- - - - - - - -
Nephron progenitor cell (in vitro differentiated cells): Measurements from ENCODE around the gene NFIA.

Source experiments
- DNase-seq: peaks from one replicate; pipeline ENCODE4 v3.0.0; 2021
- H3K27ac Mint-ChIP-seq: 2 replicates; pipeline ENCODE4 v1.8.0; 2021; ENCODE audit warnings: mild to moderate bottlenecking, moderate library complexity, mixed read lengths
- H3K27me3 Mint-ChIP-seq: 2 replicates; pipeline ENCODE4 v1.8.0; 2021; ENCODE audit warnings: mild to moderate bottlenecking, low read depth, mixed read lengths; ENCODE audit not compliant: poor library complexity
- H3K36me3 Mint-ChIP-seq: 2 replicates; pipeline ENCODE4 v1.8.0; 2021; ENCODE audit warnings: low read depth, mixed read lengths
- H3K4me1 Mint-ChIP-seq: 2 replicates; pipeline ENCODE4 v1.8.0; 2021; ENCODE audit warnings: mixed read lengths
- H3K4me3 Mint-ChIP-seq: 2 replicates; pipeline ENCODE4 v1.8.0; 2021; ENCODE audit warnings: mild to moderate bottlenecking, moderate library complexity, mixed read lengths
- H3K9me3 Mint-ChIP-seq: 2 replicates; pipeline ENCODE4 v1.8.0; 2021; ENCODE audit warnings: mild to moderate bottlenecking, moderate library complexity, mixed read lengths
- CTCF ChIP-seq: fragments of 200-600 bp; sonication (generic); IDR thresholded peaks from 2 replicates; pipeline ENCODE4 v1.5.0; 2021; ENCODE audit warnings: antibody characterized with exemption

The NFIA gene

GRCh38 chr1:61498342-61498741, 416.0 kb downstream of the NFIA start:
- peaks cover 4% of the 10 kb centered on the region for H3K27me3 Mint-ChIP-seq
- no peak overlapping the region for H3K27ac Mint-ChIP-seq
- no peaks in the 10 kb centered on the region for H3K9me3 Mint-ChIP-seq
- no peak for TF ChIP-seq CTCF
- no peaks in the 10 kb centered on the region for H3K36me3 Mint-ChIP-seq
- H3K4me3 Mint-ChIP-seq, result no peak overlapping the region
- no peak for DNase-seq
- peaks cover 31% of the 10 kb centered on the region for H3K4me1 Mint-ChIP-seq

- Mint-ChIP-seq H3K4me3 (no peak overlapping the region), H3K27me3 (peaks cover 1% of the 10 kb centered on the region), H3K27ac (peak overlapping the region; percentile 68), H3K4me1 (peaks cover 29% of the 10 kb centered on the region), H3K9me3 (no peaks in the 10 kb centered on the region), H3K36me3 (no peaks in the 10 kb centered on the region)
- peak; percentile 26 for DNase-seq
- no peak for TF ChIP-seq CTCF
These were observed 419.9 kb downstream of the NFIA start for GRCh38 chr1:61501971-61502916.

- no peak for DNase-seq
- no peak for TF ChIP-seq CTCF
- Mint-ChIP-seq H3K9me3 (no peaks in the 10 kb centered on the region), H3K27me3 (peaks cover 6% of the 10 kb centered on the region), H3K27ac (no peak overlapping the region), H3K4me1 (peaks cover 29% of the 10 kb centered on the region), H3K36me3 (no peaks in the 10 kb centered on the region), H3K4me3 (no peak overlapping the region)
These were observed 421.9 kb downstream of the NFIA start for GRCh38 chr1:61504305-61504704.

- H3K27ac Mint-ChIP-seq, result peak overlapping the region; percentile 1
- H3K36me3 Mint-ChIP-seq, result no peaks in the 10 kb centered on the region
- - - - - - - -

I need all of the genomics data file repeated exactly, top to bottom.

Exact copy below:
Nephron progenitor cell (in vitro differentiated cells): Measurements from ENCODE around the gene NFIA.

Source experiments
- DNase-seq: peaks from one replicate; pipeline ENCODE4 v3.0.0; 2021
- H3K27ac Mint-ChIP-seq: 2 replicates; pipeline ENCODE4 v1.8.0; 2021; ENCODE audit warnings: mild to moderate bottlenecking, moderate library complexity, mixed read lengths
- H3K27me3 Mint-ChIP-seq: 2 replicates; pipeline ENCODE4 v1.8.0; 2021; ENCODE audit warnings: mild to moderate bottlenecking, low read depth, mixed read lengths; ENCODE audit not compliant: poor library complexity
- H3K36me3 Mint-ChIP-seq: 2 replicates; pipeline ENCODE4 v1.8.0; 2021; ENCODE audit warnings: low read depth, mixed read lengths
- H3K4me1 Mint-ChIP-seq: 2 replicates; pipeline ENCODE4 v1.8.0; 2021; ENCODE audit warnings: mixed read lengths
- H3K4me3 Mint-ChIP-seq: 2 replicates; pipeline ENCODE4 v1.8.0; 2021; ENCODE audit warnings: mild to moderate bottlenecking, moderate library complexity, mixed read lengths
- H3K9me3 Mint-ChIP-seq: 2 replicates; pipeline ENCODE4 v1.8.0; 2021; ENCODE audit warnings: mild to moderate bottlenecking, moderate library complexity, mixed read lengths
- CTCF ChIP-seq: fragments of 200-600 bp; sonication (generic); IDR thresholded peaks from 2 replicates; pipeline ENCODE4 v1.5.0; 2021; ENCODE audit warnings: antibody characterized with exemption

The NFIA gene

GRCh38 chr1:61498342-61498741, 416.0 kb downstream of the NFIA start:
- peaks cover 4% of the 10 kb centered on the region for H3K27me3 Mint-ChIP-seq
- no peak overlapping the region for H3K27ac Mint-ChIP-seq
- no peaks in the 10 kb centered on the region for H3K9me3 Mint-ChIP-seq
- no peak for TF ChIP-seq CTCF
- no peaks in the 10 kb centered on the region for H3K36me3 Mint-ChIP-seq
- H3K4me3 Mint-ChIP-seq, result no peak overlapping the region
- no peak for DNase-seq
- peaks cover 31% of the 10 kb centered on the region for H3K4me1 Mint-ChIP-seq

- Mint-ChIP-seq H3K4me3 (no peak overlapping the region), H3K27me3 (peaks cover 1% of the 10 kb centered on the region), H3K27ac (peak overlapping the region; percentile 68), H3K4me1 (peaks cover 29% of the 10 kb centered on the region), H3K9me3 (no peaks in the 10 kb centered on the region), H3K36me3 (no peaks in the 10 kb centered on the region)
- peak; percentile 26 for DNase-seq
- no peak for TF ChIP-seq CTCF
These were observed 419.9 kb downstream of the NFIA start for GRCh38 chr1:61501971-61502916.

- no peak for DNase-seq
- no peak for TF ChIP-seq CTCF
- Mint-ChIP-seq H3K9me3 (no peaks in the 10 kb centered on the region), H3K27me3 (peaks cover 6% of the 10 kb centered on the region), H3K27ac (no peak overlapping the region), H3K4me1 (peaks cover 29% of the 10 kb centered on the region), H3K36me3 (no peaks in the 10 kb centered on the region), H3K4me3 (no peak overlapping the region)
These were observed 421.9 kb downstream of the NFIA start for GRCh38 chr1:61504305-61504704.

- H3K27ac Mint-ChIP-seq, result peak overlapping the region; percentile 1
- H3K36me3 Mint-ChIP-seq, result no peaks in the 10 kb centered on the region